"You can't look at it in a vacuum and therefore we cannot afford it at this time," he said.

Asked during the press conference about Republicans who said the plan was too expensive, Malloy said, "They're wrong." Other states have made improvements in their educational infrastructure, he said, but Connecticut has not at the health center.

"We're playing catch up right now," he said. "I refuse to be the governor of the state that would allow its medical school to drop in ranking. I refuse to be the governor of a state that would allow its dental school to lose its pre-eminent position. I refuse to be the governor of the state that would allow other states to take our jobs and then go unanswered."

Senate Minority Leader John P. McKinney, R-Fairfield, who has been critical of the previous plans to replace or expand Dempsey, said the state should be investing in the university's research capabilities and in incubator space. But the hospital isn't necessary to improve academics or its research, he said, and the state shouldn't be putting money into it.

"My frustration is less with the additions that Gov. Malloy's added and more with what is the original plan of building a new hospital, and that's still going forward," he said.

Both McKinney and Cafero said they expected the plan to pass.

More than buildings needed

Barwis, who has worked in the medical device industry and raised money for a start-up, praised the focus on research. But he warned that it will take consistent commitment and energy for the state to create more than just the buildings.

"You have to create the capital financing part of it and all the other structures, not just the physical space and the folks that come up with the ideas," he said.

UConn floated the first major rebuilding plan for the health center in 2007. It called for for building a new $495 million, 352-bed hospital to replace Dempsey, which has 224 beds. Other area hospitals, worried about a new hospital in the wealthy Farmington valley, joined forces to defeat the proposal.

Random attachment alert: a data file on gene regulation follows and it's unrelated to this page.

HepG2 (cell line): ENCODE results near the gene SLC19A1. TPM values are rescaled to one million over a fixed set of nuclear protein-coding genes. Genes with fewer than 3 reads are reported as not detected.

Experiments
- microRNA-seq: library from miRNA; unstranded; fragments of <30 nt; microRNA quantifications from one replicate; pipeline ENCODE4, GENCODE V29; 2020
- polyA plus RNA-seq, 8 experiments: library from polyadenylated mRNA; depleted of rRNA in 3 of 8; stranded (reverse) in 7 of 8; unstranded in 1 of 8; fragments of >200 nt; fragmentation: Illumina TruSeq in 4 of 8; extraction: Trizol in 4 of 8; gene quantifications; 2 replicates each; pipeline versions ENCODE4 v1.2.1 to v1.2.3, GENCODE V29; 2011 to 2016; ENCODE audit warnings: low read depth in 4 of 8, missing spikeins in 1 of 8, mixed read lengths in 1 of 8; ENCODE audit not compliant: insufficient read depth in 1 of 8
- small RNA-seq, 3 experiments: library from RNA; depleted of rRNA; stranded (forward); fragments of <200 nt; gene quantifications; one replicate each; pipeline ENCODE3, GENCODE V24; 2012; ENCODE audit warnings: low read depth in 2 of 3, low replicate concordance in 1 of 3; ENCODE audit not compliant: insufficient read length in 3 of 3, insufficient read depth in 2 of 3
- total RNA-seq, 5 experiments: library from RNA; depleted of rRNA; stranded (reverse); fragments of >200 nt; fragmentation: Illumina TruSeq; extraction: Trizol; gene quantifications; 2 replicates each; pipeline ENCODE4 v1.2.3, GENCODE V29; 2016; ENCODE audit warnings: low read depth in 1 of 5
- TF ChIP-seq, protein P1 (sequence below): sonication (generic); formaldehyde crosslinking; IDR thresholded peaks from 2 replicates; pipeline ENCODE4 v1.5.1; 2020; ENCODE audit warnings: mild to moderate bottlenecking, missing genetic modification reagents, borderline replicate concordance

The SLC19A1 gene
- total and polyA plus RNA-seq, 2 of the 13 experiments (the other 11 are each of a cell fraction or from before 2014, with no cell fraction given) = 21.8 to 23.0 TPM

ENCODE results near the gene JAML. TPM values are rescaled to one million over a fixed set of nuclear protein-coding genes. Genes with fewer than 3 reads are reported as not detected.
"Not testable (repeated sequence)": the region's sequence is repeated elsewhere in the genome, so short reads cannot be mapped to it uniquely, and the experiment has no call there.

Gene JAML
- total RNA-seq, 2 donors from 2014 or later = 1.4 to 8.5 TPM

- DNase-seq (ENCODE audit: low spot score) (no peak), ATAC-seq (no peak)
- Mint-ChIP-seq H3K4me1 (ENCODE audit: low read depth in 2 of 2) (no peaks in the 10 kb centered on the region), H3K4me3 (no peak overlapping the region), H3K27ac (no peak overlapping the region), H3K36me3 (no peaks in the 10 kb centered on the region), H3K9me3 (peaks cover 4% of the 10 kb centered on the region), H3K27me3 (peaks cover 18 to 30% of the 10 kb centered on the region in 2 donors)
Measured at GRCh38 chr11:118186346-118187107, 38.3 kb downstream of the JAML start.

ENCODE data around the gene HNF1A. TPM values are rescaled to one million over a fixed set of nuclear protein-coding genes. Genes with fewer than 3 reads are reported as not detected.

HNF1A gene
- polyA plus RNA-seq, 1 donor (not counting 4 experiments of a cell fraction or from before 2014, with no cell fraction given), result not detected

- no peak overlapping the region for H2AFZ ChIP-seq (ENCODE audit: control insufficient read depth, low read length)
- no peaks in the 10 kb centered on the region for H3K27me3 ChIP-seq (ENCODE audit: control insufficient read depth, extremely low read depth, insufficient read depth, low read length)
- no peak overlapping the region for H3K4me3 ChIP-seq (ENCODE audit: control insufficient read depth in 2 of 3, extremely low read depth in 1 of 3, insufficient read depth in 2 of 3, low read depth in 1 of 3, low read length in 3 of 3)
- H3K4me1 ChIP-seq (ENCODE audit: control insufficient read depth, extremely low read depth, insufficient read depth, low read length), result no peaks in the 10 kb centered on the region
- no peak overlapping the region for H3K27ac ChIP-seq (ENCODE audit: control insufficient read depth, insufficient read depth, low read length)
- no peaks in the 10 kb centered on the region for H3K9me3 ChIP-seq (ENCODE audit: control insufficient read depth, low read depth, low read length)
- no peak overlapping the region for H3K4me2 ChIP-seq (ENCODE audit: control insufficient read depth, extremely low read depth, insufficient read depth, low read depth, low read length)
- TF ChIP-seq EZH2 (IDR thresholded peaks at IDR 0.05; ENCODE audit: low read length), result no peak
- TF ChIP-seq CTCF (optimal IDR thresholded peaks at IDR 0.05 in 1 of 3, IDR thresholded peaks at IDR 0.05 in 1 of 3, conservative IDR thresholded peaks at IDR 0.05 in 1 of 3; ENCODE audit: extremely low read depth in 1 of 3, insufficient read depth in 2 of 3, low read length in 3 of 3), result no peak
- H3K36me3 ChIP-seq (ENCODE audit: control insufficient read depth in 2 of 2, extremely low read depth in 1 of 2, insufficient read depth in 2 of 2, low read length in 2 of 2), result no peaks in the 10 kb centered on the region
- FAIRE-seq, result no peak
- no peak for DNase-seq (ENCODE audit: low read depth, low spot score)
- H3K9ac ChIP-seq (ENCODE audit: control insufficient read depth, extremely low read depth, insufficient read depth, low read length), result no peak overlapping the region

In 2009, UConn proposed a merger with Hartford Hospital that would have created a two-campus "University Hospital." The state would have to foot the bill for a new $475 million hospital to replace Dempsey and pay some of the ongoing labor costs. The plan drew opposition from Bristol and St. Francis hospitals, and, ultimately, from then-Gov. M. Jodi Rell, who dismissed it as too costly.

Then, last year, Rell offered a proposal that all the area hospitals agreed to: a $362 million plan to renovate and expand Dempsey that called for just a handful of new beds and included money for education and research initiatives at the other hospitals.

But there was a catch: It could only move forward if the state secured $100 million in federal or outside funding. Officials put their hopes in a $100 million a grant that then-U.S. Sen. Christopher Dodd had inserted into the federal health reform law. But the money went to Ohio, not Connecticut.

Laurence A. Tanner, president of the Capital Area Health Consortium who retired last year as President and CEO of The Hospital of Central Connecticut, said he believes Malloy's plan has a better chance of becoming a reality than the previous plans. But he said much of the work still lies ahead.

"We all thought it could have happened last time, and all we needed was just that simple $100 million that people felt that Dodd had set up, and look what happened," he said. "Let's hope that this one will be the last time in decades that we have to have a press conference."